Five decades ago, Le Hien Duc worked as a military decoder for the army of Ho Chi Minh in its battle against the French colonial forces. Now aged 75 and with eight grandchildren, she is leading the fight against corruption in Vietnam, a nation with a serious corruption problem but where few ordinary people are willing to stand up against it.
She has received warnings from her friends and death threats from anonymous strangers, yet nothing can persuade her to end the struggle. "People have told me not to spend my money on phone calls and to start saving for a coffin instead," said the former primary school teacher.
This week her role as a fighter against bribery and a crusader against corruption was further cemented when the watchdog group Transparency International (TI) chose her as winner of its annual integrity award.
The Berlin-based group said Ms Duc had displayed remarkable courage as she set about tackling corruption at all levels of Vietnamese life. "Her respect for authority ends where corruption begins. Duc has tracked down high and low-level officials ... at home or in the office, to ensure that they cannot ignore the victims of corruption claiming their rights," it said. "In spite of many threats, she provides hope and encouragement for stopping acceptance of corruption."
Since she retired from teaching in 1984, Ms Duc has worked from her Hanoi home writing countless letters and emails and making endless telephone calls in pursuit of government officials and others. Her home is piled with letters from ordinary members of the public seeking her help.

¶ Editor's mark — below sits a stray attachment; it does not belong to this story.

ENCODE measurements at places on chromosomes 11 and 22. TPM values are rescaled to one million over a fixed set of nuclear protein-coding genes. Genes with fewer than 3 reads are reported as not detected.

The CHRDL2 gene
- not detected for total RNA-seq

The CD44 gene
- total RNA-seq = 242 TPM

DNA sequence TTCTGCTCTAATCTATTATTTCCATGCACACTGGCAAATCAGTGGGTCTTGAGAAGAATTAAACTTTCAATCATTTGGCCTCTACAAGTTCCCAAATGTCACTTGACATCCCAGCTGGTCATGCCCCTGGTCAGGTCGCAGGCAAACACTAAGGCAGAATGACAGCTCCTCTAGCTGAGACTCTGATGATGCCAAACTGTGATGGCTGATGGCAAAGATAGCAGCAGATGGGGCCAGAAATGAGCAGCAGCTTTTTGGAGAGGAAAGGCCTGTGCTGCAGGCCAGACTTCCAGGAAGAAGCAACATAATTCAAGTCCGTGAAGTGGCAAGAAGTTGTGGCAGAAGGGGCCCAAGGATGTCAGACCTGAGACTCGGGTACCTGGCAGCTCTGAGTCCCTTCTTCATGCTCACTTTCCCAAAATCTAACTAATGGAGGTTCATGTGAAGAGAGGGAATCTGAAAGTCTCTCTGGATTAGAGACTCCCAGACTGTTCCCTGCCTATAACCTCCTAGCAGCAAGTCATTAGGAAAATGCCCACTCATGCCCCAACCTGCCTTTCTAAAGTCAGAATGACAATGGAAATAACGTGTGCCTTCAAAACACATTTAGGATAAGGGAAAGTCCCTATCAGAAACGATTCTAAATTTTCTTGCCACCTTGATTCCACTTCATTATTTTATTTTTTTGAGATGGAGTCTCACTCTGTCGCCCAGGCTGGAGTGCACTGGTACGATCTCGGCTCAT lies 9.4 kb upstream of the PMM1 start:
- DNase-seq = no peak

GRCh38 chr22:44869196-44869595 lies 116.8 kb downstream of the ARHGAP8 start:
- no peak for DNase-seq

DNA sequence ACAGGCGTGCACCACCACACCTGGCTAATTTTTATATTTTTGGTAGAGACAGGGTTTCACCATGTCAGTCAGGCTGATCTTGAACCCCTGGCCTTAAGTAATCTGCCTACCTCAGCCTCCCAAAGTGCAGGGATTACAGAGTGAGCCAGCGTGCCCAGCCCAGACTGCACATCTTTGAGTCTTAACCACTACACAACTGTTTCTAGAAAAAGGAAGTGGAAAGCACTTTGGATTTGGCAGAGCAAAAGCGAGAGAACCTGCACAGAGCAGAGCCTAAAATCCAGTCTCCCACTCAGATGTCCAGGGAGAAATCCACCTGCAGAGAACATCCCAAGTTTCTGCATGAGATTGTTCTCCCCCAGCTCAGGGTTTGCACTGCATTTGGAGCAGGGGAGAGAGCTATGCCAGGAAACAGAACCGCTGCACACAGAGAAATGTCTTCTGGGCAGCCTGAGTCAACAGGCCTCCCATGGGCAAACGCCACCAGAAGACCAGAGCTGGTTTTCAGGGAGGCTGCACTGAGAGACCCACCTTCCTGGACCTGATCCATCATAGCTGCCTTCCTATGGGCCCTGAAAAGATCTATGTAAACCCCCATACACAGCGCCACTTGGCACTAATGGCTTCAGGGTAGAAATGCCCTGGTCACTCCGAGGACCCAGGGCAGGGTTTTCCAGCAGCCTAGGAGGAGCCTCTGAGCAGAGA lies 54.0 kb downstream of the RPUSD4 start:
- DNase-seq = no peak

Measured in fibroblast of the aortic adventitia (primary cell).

Those she has targeted range from school officials who have short-changed school children on their meals to a water company that charged residents for purported improvements that it never made.
In one case she telephoned a minister 30 times to force the issue. In another she pursued a Hanoi traffic policeman she had witnessed demanding a bribe, chasing him with her digital camera to record his badge number. Eventually she was able to lodge a formal complaint with the police chief that resulted in the errant officer being demoted. "Many police now carry my photo in their wallets so they can recognise me on the street," she told the Agence France-Presse.
Ms Duc has made plenty of enemies. She will not allow either her grandchildren or her four children to visit her at home for fear they could become victims of an attack on her.
The group TI, which split the award between Ms Duc and Mark Pieth, a criminal law and criminology professor at the University of Basle in Switzerland who was a member of the investigation into the Iraq oil-for-food scandal, said Vietnam ranked 123 out of 179 in its Corruption Perceptions Index, a survey of business people's experiences of corruption around the world.
Ms Duc said she is convinced her fight against corruption will be successful. "During the war against the French, I fought against injustice. Now that I'm retired, I have more time to fight injustice," she said. "Vietnam has won every war it has fought ... There is no reason it cannot win the war against corruption."